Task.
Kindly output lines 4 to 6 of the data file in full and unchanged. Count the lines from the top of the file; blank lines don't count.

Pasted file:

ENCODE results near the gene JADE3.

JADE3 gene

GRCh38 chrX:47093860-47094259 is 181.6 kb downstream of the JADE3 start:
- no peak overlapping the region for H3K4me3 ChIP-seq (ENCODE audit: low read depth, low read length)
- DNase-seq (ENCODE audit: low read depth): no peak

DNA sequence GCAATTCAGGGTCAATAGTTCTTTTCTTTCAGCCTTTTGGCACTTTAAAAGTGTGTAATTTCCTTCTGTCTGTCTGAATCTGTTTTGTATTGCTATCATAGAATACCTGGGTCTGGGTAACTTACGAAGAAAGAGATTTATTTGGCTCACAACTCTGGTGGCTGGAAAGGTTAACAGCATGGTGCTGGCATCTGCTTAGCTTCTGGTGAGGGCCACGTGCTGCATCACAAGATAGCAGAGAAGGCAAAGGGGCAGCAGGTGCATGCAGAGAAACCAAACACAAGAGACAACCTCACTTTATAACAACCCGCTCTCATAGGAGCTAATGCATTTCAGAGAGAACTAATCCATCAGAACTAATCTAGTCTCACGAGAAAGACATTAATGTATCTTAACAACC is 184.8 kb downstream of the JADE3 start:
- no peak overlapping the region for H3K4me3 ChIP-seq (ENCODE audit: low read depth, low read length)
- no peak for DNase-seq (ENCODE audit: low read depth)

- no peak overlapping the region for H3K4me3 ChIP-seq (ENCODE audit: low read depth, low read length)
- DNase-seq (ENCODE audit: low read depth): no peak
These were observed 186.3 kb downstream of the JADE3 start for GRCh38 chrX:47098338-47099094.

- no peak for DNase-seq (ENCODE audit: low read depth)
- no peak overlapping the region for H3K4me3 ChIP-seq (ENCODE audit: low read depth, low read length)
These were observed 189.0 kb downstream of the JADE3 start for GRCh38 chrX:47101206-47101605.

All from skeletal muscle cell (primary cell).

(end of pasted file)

- no peak overlapping the region for H3K4me3 ChIP-seq (ENCODE audit: low read depth, low read length)
- DNase-seq (ENCODE audit: low read depth): no peak

DNA sequence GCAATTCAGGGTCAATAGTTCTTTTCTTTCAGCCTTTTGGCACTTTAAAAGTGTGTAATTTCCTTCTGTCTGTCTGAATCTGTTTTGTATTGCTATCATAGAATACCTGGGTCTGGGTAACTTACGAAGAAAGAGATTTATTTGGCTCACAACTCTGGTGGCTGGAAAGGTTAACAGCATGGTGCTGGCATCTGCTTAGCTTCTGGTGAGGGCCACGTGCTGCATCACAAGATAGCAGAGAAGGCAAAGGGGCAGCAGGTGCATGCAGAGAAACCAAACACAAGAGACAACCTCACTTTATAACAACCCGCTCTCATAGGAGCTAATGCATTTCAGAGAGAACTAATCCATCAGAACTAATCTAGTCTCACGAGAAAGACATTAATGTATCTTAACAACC is 184.8 kb downstream of the JADE3 start: